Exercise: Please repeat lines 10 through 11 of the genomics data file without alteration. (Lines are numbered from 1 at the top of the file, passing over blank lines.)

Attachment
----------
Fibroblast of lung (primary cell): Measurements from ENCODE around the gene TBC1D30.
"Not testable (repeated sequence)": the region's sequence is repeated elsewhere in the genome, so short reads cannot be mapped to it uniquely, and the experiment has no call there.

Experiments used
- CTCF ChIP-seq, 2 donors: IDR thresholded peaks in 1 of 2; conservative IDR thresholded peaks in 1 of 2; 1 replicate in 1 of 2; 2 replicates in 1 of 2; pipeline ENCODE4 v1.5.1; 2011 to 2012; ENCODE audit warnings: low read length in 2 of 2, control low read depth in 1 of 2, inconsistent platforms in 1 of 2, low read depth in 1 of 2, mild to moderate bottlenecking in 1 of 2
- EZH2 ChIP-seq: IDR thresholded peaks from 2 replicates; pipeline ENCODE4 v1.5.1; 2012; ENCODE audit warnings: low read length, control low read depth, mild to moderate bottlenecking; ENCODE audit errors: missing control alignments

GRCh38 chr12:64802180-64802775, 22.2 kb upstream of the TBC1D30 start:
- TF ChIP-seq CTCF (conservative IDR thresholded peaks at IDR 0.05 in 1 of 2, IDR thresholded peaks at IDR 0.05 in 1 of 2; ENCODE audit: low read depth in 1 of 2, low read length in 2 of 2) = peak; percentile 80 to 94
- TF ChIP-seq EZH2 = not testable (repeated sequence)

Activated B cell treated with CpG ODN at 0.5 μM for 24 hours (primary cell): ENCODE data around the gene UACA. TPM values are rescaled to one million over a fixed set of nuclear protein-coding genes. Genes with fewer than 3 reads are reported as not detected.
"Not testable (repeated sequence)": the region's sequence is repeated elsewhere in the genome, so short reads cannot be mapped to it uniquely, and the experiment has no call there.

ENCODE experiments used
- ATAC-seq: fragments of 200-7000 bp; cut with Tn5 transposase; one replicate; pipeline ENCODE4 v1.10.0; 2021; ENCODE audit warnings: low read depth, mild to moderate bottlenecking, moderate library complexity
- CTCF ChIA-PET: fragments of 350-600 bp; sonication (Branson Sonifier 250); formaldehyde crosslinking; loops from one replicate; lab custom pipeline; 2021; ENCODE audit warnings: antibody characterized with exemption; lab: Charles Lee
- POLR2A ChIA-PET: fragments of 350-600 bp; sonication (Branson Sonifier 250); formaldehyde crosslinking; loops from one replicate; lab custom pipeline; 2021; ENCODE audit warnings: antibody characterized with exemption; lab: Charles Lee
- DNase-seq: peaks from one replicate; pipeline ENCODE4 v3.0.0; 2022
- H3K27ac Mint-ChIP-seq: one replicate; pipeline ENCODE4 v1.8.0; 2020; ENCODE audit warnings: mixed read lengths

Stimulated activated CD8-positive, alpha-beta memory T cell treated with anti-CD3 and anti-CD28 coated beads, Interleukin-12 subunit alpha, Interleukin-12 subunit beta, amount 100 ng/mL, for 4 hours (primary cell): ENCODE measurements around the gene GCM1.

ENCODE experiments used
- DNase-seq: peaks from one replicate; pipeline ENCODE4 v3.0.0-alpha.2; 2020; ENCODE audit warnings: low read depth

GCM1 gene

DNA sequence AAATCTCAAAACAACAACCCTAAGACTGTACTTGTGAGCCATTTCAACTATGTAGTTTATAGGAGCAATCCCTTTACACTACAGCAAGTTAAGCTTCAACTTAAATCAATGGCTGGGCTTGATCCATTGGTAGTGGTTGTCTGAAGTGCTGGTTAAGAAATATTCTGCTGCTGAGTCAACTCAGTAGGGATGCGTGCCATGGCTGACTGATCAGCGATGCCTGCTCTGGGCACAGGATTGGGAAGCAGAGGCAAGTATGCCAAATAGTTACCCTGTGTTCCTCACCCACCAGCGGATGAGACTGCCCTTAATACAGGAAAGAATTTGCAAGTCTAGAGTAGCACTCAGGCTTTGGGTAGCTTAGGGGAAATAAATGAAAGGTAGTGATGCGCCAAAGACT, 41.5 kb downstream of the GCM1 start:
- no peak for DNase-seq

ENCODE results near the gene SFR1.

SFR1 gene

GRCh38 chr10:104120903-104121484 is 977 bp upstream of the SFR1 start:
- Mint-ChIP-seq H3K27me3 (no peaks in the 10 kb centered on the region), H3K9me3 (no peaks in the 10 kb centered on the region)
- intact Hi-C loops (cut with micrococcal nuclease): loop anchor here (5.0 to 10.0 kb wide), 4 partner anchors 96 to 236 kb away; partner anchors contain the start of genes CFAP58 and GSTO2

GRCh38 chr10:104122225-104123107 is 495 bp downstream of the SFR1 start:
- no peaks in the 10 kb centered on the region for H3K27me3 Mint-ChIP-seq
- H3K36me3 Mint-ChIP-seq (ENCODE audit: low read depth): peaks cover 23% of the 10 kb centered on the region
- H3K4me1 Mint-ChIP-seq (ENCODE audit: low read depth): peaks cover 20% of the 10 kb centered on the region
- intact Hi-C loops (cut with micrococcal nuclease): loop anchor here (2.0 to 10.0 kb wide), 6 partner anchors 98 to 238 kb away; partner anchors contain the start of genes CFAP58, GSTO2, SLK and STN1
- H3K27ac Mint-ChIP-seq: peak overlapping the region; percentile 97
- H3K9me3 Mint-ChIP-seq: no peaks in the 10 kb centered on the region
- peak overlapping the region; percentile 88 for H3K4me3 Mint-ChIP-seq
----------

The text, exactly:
"Not testable (repeated sequence)": the region's sequence is repeated elsewhere in the genome, so short reads cannot be mapped to it uniquely, and the experiment has no call there.

ENCODE experiments used